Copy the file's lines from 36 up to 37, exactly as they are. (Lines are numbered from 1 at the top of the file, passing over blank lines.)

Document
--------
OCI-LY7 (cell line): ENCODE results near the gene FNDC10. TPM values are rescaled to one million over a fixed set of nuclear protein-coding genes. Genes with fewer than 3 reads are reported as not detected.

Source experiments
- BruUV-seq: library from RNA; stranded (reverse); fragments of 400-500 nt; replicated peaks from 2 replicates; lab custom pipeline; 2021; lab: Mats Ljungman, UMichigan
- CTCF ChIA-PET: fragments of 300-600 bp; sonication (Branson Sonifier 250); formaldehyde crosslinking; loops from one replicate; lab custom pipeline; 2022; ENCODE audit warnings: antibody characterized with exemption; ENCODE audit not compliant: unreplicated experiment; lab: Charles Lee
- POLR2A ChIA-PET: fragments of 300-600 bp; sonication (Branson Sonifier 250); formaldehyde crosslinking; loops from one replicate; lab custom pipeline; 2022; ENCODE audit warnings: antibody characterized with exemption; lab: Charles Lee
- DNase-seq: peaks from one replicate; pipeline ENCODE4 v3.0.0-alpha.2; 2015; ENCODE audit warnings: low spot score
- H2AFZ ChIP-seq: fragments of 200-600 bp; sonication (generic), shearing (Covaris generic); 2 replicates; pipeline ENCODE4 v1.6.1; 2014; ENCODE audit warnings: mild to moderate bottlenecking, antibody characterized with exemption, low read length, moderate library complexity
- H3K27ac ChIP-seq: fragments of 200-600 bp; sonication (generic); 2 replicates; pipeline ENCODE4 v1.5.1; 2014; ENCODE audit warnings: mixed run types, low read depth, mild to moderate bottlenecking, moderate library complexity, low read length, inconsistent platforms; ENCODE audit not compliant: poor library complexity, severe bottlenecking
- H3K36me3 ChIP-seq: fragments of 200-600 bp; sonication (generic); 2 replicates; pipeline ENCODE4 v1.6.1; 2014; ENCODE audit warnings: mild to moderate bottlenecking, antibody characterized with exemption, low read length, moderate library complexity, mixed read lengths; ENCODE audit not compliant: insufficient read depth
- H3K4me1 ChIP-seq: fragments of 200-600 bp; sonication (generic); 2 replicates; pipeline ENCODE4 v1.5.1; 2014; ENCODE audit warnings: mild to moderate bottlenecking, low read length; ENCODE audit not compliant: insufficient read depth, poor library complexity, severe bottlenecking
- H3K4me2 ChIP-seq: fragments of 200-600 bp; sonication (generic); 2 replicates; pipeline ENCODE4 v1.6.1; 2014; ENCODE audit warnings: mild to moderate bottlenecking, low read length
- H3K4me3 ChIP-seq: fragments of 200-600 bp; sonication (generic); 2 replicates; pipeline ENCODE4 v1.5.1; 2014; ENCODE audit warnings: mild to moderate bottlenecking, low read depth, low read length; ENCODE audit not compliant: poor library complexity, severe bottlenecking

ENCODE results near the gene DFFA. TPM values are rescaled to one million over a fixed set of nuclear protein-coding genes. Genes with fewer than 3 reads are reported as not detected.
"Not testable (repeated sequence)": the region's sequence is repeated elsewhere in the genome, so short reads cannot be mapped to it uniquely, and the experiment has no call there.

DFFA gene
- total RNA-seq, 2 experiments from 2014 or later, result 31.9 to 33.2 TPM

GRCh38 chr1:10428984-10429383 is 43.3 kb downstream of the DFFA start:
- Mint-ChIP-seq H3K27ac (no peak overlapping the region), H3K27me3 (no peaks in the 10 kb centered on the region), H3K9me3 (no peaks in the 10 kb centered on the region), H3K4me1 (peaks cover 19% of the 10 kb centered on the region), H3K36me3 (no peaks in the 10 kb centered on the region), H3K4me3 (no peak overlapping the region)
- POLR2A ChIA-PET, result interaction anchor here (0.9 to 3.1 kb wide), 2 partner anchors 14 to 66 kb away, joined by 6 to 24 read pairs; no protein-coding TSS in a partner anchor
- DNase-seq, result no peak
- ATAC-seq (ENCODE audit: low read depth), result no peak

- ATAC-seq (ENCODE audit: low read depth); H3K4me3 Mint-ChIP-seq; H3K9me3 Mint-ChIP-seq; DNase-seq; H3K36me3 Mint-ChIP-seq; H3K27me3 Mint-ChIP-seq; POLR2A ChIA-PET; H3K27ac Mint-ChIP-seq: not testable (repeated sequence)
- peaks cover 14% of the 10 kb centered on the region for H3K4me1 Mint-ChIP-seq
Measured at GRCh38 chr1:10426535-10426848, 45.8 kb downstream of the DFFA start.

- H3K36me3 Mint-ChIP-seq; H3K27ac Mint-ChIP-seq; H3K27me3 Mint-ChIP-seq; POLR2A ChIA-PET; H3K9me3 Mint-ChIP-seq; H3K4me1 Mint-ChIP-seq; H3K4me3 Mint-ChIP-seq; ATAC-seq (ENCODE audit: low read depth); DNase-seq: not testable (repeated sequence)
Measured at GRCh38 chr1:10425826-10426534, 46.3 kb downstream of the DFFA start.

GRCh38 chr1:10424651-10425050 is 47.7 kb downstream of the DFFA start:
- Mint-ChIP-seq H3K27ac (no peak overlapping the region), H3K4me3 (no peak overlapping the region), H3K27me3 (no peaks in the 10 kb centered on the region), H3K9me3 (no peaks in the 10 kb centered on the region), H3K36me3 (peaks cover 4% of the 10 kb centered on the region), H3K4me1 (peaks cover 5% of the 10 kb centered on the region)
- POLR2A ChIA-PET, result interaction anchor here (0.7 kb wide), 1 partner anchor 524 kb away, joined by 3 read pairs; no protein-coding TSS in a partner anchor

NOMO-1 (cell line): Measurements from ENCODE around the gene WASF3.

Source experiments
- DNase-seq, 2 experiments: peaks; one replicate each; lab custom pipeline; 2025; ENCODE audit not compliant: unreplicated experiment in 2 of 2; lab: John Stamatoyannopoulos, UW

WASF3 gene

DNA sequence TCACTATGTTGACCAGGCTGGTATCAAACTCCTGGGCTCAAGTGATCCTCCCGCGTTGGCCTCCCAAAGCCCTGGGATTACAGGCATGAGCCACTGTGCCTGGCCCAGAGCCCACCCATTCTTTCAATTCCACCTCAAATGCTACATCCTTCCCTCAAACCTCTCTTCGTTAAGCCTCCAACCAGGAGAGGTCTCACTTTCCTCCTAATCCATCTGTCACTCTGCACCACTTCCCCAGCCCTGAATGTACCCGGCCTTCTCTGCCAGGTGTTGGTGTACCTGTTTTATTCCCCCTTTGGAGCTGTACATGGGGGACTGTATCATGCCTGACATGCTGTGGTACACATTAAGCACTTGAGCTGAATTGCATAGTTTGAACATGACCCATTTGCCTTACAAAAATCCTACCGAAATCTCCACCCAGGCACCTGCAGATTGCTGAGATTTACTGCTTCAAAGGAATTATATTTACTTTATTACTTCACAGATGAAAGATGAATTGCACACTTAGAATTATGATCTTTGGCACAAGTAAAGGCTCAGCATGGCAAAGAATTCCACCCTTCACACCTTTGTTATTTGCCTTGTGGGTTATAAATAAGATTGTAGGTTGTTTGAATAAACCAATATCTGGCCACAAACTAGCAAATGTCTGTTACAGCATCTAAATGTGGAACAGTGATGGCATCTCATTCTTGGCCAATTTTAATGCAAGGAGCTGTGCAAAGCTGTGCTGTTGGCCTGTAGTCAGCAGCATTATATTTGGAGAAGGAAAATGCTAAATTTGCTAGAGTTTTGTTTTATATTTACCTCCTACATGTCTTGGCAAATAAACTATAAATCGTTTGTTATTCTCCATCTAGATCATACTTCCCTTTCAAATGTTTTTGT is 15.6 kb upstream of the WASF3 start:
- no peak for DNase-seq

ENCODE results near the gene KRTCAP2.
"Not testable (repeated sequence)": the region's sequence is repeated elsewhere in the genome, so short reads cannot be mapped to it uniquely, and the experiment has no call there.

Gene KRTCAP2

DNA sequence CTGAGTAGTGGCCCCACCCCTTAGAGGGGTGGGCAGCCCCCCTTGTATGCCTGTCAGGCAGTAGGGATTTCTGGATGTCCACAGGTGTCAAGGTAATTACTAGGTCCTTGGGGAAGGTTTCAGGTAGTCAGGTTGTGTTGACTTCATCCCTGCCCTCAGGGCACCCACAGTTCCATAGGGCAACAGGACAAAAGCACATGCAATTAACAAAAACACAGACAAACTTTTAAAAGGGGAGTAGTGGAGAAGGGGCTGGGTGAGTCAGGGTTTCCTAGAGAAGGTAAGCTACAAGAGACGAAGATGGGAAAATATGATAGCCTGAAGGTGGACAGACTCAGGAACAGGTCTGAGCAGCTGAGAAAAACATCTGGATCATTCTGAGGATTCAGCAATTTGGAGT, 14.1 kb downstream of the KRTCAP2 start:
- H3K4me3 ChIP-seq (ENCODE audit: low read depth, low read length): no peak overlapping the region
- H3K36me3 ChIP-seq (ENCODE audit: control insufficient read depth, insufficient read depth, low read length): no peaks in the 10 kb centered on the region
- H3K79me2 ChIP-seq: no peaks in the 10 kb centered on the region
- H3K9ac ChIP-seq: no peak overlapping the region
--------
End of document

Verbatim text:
ENCODE results near the gene KRTCAP2.
"Not testable (repeated sequence)": the region's sequence is repeated elsewhere in the genome, so short reads cannot be mapped to it uniquely, and the experiment has no call there.